Albatross D.III fighter in the foreground
Allied Air Forces in Palestine
Britain’s Royal Flying Corps (RFC) 14th Squadron was based at Kantara in the southern Sinai on the western bank of the Suez Canal, offering protection to canal shipping from Turkish attacks during early 1916. The squadron later moved to the Northern Sinai where it provided air support to the advancing EEF during the Battle of Gaza. During August 1916 the RFC was joined by 1 Squadron of the Australian Flying Corps (AFC) who participated in providing air support during the Battle of Romani. The EEF attack on Beersheba in October 1917 owed a large measure of its success to the intense aerial bombing attacks on Turco German forces targeting roads, railway stations and airfields, carried out by 14 Squadron RFC and 1 Squadron AFC. During the long preparatory period between the first Battle of Gaza and the second Battle of Gaza and the subsequent Battle of Beersheba, aircraft played a vital role by flying reconnaissance missions. Intelligence information gleaned from these flights enabled the preparation of battle maps and detailed planning of the tactical aspects of Allenby’s advance through Palestine.
Despite the fact that the Allied aircraft were technically inferior to those of the German enemy, superior flying skills and a greater dedication seems to have won the day for the Allies. The only Victoria Cross to be won by an Australian pilot during the First World War was awarded to Lieutenant (later Air Vice Marshall) Frank McNamara for the death defying rescue of fellow pilot, Captain Douglas Rutherford, who had been shot down behind enemy lines.
The many smaller battles across the Sharon Plain and the Jezreel Valley, collectively known as the Battle of Megiddo, benefitted in no small measure from the air superiority that had been achieved by the Australian and British pilots. Many of the tactics that were to play such a huge role during the many air battles in the defence of Britain during the Second World War were developed by the RFC pilots during their battles with the German Luftstreitkräfte pilots in Palestine. War in the air waged by men in flying machines came of age in Palestine between 1916 and 1918, and has played a leading role as one of the foremost weapons of war ever since.
RFC Pilot and Observer with their RFC Modern Bristol fighter in Palestine 1918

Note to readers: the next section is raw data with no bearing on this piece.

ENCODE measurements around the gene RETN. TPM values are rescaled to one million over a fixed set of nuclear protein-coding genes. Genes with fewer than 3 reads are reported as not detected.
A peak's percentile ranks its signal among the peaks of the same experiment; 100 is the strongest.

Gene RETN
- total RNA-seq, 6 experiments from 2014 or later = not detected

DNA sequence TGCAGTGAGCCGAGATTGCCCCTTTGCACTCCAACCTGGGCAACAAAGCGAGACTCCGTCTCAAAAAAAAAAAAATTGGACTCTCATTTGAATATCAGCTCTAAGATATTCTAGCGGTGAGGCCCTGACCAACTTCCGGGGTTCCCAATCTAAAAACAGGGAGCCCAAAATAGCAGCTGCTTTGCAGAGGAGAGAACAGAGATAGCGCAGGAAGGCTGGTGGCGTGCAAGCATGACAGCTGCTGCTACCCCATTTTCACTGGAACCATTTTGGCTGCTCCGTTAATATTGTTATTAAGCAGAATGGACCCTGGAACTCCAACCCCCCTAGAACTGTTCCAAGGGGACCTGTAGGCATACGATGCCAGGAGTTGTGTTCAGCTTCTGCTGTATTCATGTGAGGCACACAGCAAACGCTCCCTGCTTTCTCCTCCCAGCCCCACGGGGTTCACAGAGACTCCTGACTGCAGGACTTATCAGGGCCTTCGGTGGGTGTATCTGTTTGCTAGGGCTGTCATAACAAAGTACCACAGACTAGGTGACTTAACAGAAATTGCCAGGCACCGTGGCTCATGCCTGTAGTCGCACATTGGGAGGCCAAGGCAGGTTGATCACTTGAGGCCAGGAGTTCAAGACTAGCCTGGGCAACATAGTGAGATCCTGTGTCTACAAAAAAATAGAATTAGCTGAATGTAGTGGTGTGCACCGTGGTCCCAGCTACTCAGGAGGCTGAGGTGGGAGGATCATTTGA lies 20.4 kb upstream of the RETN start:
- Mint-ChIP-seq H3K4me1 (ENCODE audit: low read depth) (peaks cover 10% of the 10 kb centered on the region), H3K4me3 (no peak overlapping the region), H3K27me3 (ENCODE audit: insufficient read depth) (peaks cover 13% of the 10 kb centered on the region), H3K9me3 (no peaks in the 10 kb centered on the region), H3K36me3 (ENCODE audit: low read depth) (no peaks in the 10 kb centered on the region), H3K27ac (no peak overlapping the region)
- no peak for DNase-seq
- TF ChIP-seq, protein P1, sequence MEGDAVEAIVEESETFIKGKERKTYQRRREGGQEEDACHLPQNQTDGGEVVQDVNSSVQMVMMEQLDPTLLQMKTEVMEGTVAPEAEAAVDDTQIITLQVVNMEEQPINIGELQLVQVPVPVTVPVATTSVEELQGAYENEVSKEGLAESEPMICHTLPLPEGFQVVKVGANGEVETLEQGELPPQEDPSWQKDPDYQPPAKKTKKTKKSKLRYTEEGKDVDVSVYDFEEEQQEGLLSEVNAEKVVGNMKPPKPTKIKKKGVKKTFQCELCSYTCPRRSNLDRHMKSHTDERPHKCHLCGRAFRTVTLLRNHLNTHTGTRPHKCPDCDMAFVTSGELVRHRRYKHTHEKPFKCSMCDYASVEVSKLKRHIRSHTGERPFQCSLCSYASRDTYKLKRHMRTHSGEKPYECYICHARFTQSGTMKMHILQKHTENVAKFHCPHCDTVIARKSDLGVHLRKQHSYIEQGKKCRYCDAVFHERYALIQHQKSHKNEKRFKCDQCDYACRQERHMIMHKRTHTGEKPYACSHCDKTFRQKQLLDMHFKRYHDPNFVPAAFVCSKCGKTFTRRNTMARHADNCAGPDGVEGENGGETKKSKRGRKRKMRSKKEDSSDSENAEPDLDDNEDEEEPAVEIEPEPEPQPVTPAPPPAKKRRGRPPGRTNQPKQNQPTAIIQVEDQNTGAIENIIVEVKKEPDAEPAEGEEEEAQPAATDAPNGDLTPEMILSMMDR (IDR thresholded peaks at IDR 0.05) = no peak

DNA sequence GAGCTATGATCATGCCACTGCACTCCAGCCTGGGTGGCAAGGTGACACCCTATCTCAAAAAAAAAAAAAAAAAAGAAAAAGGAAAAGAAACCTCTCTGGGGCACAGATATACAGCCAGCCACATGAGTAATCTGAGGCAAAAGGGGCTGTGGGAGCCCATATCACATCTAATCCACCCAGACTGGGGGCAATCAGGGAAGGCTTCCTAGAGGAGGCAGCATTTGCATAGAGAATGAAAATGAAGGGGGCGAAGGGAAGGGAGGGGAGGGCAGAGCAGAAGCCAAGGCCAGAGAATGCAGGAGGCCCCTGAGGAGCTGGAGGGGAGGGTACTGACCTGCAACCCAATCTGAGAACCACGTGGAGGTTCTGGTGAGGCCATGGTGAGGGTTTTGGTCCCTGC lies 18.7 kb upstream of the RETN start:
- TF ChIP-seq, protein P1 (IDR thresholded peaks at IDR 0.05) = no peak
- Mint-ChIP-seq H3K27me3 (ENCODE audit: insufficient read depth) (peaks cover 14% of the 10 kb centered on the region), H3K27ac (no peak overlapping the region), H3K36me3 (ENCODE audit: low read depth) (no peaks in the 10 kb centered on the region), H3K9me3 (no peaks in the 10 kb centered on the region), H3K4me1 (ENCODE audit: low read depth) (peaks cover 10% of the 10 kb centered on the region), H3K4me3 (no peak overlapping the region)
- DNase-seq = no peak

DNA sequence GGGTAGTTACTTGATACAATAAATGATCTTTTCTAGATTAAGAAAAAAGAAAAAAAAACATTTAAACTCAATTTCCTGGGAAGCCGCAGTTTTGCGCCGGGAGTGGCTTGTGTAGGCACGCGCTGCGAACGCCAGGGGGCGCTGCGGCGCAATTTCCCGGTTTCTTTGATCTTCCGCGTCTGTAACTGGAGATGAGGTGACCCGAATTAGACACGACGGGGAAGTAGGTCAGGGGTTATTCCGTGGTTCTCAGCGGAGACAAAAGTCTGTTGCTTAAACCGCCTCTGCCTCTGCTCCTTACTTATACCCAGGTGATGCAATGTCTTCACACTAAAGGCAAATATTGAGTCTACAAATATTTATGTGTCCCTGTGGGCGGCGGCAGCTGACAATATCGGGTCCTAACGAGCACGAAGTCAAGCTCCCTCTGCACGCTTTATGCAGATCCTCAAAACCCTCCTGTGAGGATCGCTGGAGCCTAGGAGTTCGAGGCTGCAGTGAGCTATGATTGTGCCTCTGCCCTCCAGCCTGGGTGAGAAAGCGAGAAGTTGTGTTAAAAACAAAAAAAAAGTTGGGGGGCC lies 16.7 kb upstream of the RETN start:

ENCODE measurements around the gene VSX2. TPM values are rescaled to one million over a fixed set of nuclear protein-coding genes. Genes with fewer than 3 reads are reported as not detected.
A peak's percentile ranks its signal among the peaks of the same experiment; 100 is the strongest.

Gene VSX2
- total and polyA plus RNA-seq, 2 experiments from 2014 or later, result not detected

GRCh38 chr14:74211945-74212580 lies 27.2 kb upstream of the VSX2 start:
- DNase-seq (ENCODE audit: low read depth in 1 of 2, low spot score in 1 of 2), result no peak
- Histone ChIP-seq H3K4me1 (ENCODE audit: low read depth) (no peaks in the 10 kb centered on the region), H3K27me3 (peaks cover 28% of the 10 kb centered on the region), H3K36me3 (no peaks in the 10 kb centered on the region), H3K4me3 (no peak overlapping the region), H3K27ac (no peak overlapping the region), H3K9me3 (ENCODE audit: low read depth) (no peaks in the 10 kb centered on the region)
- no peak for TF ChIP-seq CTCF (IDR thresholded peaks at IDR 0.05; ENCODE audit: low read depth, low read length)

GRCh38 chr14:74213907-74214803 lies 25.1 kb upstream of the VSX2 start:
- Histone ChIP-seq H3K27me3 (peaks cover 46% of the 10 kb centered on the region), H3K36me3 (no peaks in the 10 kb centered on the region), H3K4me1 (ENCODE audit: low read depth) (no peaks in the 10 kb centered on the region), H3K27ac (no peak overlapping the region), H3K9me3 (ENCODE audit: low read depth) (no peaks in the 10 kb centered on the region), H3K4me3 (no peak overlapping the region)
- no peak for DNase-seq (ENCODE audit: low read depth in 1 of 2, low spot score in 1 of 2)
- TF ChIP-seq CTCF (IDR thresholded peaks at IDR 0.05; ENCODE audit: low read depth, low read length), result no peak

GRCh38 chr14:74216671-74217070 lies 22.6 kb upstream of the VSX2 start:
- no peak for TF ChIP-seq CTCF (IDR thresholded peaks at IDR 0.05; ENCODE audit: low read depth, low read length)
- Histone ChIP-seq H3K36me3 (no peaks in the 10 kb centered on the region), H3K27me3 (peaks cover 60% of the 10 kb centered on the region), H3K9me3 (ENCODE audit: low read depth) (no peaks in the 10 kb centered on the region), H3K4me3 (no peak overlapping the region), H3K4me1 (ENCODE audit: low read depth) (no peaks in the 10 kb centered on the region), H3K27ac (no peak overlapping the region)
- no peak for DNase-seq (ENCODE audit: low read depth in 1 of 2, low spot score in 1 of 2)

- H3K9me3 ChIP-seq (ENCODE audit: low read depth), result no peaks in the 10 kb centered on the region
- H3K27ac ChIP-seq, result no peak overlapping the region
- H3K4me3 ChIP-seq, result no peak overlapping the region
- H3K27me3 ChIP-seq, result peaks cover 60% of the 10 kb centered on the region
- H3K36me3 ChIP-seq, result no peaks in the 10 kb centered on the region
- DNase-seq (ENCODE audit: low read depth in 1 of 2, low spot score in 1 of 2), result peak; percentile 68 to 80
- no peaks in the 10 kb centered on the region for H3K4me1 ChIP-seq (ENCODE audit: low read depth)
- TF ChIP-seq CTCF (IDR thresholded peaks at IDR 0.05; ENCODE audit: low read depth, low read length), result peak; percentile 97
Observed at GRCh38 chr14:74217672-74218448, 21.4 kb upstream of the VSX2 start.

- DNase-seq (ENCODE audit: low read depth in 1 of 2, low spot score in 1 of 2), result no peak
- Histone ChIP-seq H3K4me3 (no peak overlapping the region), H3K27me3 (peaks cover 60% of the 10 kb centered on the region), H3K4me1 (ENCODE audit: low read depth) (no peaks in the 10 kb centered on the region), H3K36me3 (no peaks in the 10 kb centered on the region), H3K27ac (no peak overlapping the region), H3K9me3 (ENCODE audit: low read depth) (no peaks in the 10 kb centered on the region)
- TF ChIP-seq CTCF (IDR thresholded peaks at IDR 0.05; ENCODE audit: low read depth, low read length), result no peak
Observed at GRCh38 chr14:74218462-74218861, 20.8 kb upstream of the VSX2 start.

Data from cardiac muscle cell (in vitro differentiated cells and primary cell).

Both the German and Allied air forces needed landing strips and parking areas for their aircraft, which resulted in British Mandate Authorities Palestine inheriting an exceptionally large number of airfields for such a small territory. While many of these airfields were in a bad state of repair following air and other attacks, they were to be found throughout the region, making air travel between the different centres viable for British officialdom and later for the Jewish paramilitary air forces.
Israeli Air Force (IAF)
The IAF came into being on 28 May 1948, shortly after the proclamation of the Independent State of Israel by David Ben Gurion. The IAF was born out of the fusion of the Palmach’s Plugat HaAvir (Palavir), which became the Sherut Avir or Haganah Air Corps, and the Irgun sponsored Palestine Flying Service. My earlier article on Civil Aviation in Mandate Palestine touched briefly on pilot training by the Haganah and the Irgun, with greater detail to follow in this article.
Sherut Avir - Haganah Air Corps
The Sherut Avir (Air Service) was established on 10 November 1947, when the previously clandestine Haganah air arm was formally renamed as the Sherut Avir, while its predecessor, the clandestine Palavir, had been kept under wraps away from prying British eyes until then. Pilot training for the Haganah was undertaken by the Aviron Aviation Company, which had been established in 1936 by Dov Hoz and Yitzhak Ben Ya’akov, with a mandate from the Jewish Agency to train pilots for a future Jewish air force. While Israel itself was still a distant hope on the horizon, Zionist leaders were certain the day would soon dawn when a Jewish State could be established, with trained pilots a necessity for the future.
Following the outbreak of the Second World War, a number of Haganah members joined the Royal Air Force, with a total of 22 receiving their wings and becoming RAF pilots. The British government was not keen on training Jewish Palestinians as pilots and deferred their training until 1943, with most of them receiving their wings too late to gain experience in combat flying. Among the more notable pilots to win their wings with the RAF were Modi Alon, Ezer Weizman and Dan Tolkowsky, while Aharon Remez was sponsored by the Jewish Agency to do pilot training in the United States, before joining the RAF in 1942. Modi Alon became the first commander of 101 Fighter Squadron, losing his life tragically while on a combat mission on 16 October 1948.